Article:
In my latest part I post, I was dealing with distortion. I talked about the difference you get when you stand off to one side or the other while photographing a building, or standing in the middle of it to achieve symmetrical distortion.
In this post I want to talk about the entire composition; thinking about everything that’s contained within the four edges of your frame. I’m talking about both the positive space (the space that has mass), and everything else that would be called the negative space. I call it, “The whole enchilada”, and several years I wrote a post on it.
When I talk to my online students at the BPSOP, and in my daily critiques with those that take my “Stretching Your Frame of Mind” workshops I conduct around out planet, I talk about why we shouldn’t crop anywhere but in the camera.
There are several reasons, one of them is to use the edges of your frame as a compositional tool. If you’re familiar with my teachings, that is incorporating the elements of visual design into your photography, You know that shape is one of the basic elements, and squares, circles, rectangles and triangles are the four basic shapes.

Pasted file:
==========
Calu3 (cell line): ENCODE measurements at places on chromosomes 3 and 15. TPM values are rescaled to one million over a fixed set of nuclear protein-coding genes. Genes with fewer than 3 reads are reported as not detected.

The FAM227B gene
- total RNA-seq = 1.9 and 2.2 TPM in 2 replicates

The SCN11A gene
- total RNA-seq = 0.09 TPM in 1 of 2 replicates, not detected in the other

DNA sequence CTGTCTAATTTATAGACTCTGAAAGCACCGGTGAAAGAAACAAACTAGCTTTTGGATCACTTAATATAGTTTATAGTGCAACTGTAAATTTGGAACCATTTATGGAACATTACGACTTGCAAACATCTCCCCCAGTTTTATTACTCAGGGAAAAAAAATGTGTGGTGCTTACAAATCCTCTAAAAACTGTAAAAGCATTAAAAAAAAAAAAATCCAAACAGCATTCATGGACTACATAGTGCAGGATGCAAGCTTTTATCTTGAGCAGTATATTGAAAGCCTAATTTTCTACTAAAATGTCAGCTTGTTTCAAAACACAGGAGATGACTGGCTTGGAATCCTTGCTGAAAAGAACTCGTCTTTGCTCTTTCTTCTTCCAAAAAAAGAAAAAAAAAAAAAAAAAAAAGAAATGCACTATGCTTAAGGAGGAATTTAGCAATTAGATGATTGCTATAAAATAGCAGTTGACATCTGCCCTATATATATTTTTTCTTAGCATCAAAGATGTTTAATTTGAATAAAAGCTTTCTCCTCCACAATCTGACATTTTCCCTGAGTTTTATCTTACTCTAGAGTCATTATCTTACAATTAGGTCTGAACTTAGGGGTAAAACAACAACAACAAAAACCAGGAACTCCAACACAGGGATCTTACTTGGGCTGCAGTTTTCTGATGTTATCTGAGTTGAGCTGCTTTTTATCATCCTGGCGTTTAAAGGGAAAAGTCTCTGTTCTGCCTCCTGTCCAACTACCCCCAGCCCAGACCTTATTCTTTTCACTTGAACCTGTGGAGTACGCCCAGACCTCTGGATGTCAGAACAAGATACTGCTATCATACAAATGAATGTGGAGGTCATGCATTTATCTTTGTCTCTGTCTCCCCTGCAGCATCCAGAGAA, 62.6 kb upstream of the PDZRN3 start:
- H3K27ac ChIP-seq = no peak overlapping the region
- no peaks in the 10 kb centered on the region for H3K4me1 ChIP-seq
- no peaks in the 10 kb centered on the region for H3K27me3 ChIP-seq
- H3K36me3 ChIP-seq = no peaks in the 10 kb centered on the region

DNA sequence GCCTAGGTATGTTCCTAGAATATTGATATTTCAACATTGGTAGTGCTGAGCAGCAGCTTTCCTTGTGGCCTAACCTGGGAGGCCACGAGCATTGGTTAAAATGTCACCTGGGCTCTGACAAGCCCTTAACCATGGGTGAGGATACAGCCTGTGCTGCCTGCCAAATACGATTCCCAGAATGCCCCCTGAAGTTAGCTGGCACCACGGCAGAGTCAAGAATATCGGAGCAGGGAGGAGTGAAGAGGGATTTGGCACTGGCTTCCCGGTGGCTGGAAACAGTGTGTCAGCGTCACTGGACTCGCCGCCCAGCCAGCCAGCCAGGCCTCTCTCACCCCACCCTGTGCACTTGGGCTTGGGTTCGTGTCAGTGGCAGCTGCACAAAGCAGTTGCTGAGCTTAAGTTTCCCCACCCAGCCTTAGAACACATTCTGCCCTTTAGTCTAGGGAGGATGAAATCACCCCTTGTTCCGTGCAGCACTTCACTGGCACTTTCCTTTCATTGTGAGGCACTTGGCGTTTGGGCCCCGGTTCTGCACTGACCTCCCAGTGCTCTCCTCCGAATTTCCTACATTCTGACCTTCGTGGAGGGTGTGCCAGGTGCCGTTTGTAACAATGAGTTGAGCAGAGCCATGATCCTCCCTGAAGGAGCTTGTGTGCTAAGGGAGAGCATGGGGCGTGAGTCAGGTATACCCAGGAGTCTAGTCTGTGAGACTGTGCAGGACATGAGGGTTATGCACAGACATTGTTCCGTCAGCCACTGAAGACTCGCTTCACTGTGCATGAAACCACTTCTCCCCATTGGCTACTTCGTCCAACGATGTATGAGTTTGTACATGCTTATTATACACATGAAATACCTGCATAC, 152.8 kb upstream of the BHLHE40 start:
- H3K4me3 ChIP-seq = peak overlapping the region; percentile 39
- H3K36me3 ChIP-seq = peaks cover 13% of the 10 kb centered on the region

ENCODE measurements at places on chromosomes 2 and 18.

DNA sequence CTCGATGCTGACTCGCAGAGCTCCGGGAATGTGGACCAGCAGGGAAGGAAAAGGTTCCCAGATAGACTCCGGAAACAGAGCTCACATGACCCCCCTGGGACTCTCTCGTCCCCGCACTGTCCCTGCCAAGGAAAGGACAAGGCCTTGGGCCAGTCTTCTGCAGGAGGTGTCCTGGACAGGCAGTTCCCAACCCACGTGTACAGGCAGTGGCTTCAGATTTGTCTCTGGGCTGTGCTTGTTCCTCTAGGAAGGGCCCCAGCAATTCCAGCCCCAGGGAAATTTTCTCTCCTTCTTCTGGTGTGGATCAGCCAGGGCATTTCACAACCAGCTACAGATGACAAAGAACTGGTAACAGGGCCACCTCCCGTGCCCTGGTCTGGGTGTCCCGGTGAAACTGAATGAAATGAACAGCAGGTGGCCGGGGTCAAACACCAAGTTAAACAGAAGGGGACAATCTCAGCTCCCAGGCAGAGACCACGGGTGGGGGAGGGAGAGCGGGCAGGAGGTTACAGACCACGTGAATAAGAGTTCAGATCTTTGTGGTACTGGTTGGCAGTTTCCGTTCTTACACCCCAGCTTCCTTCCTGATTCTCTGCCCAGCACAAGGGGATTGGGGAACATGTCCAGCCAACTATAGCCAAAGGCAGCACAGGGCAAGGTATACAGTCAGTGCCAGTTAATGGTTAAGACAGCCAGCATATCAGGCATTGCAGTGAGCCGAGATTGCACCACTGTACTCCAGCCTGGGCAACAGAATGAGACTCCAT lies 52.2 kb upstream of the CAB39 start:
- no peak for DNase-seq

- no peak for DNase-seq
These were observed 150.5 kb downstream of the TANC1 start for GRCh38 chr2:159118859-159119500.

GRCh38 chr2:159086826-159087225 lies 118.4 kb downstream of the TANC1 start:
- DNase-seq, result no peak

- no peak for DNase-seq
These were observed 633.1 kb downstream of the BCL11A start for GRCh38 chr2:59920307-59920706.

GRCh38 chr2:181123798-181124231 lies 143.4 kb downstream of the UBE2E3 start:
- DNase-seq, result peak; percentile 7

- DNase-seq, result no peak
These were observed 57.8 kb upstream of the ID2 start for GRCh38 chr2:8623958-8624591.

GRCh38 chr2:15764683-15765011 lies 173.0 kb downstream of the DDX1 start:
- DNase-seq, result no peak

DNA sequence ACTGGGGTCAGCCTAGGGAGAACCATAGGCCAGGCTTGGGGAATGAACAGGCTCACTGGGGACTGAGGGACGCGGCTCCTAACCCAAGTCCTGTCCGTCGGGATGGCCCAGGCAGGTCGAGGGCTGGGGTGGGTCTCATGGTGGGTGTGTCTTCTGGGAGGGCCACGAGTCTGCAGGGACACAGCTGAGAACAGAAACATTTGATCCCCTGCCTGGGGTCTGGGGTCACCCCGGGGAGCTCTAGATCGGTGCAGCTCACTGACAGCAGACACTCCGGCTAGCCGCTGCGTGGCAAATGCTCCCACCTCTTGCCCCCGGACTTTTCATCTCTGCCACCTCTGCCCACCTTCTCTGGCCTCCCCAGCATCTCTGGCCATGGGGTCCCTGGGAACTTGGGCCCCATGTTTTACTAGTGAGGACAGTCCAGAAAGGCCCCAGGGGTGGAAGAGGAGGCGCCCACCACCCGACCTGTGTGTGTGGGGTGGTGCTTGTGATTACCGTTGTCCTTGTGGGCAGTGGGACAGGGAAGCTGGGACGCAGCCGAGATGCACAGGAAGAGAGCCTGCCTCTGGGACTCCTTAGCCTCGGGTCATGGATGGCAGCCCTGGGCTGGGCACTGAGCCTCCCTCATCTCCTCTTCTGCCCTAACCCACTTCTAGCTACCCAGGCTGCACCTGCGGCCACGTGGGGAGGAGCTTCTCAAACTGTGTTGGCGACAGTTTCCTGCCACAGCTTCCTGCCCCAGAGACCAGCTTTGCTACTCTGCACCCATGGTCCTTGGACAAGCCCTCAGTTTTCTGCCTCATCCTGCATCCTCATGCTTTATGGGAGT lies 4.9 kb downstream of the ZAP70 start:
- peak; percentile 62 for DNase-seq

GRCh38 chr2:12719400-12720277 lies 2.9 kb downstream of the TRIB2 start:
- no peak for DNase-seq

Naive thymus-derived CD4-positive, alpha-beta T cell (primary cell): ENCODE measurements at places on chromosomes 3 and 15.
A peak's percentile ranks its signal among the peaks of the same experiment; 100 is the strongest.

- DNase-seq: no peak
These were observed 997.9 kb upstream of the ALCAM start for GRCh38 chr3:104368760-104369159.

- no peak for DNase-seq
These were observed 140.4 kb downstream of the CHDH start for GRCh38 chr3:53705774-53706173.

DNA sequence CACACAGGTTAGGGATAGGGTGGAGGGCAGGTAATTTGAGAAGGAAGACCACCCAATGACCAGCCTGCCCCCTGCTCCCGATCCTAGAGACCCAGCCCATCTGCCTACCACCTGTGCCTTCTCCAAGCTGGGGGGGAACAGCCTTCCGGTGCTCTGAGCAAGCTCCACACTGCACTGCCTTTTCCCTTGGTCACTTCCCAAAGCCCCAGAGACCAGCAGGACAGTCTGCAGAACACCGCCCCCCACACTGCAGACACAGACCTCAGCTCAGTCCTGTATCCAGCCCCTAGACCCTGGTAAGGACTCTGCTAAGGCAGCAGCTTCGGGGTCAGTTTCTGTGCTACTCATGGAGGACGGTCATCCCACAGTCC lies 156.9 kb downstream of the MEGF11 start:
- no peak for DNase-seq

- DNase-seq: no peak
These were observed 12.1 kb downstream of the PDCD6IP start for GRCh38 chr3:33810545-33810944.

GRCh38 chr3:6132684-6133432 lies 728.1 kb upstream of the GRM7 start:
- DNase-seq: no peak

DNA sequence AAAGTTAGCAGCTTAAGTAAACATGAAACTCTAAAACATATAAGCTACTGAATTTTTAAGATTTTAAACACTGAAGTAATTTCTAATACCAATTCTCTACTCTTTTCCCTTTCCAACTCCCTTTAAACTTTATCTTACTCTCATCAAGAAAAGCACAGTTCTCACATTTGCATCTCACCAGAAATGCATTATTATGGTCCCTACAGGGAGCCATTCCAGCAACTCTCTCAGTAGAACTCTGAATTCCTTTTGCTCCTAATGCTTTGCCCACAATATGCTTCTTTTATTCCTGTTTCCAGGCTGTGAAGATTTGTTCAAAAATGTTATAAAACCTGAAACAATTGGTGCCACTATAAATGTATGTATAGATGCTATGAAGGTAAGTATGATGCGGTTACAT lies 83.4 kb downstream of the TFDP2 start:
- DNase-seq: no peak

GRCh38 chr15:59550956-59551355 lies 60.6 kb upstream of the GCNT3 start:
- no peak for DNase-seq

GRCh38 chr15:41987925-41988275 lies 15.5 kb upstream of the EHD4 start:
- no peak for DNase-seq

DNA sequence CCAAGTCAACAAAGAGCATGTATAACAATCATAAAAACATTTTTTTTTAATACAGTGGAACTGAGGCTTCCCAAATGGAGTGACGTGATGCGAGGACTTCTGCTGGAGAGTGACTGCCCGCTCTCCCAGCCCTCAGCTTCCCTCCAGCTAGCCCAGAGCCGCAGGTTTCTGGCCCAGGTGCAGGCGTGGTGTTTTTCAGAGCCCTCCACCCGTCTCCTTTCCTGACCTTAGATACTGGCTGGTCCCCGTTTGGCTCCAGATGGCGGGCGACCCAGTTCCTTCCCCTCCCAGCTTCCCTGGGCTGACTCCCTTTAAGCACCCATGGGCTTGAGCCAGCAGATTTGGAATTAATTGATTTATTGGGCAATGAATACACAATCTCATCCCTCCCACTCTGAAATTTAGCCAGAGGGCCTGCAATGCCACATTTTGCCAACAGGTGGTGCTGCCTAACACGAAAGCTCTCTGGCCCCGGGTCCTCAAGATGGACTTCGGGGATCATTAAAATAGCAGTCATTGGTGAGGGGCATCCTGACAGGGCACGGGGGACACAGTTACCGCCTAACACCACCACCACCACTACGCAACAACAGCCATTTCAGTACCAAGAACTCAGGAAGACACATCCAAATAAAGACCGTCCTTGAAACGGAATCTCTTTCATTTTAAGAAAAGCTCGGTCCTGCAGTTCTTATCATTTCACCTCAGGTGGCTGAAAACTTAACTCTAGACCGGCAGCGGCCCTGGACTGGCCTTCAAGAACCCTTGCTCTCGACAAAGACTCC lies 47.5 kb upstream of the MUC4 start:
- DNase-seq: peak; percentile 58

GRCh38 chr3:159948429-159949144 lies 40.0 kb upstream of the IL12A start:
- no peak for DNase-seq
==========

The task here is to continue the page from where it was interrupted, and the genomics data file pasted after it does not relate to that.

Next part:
If you were to think about those four shapes when you’re composing one of your photos, it would open up a new door for you as far as creating visual interest and tension. Of course, this would take right-brained thinking to be able to see these elements.
Keeping in mind what I just talked about in my part I post on symmetrical distortion, and add to that thought this post on shapes, and using the edges of the frame as a compositional tool, you’ll come up with images as the one I submit to you now.
In composing this photo of an office building in the Galleria area of Houston for the oil company that took up several floors, I thought about shapes; specifically triangles. By using the right side of my brain, I no longer saw a building (left brain thinking), I saw a triangle. I thought about the triangle I was creating with the building by standing (up close and personal) in the center, and the two triangles I created on either side all with the help of the edges of my frame.
So my fellow photographers, the next time you go out shooting, think about the effects of negative space that borders and defines the positive space ie., your subject, and try to create shapes wit
Visit my website at: www.joebaraban.com, and check out my 2017 workshop schedule at the top of this blog. Come shoot with me sometime.
Send me a photo and question to: AskJoeB@gmail.com, and I’ll create a video critique for you.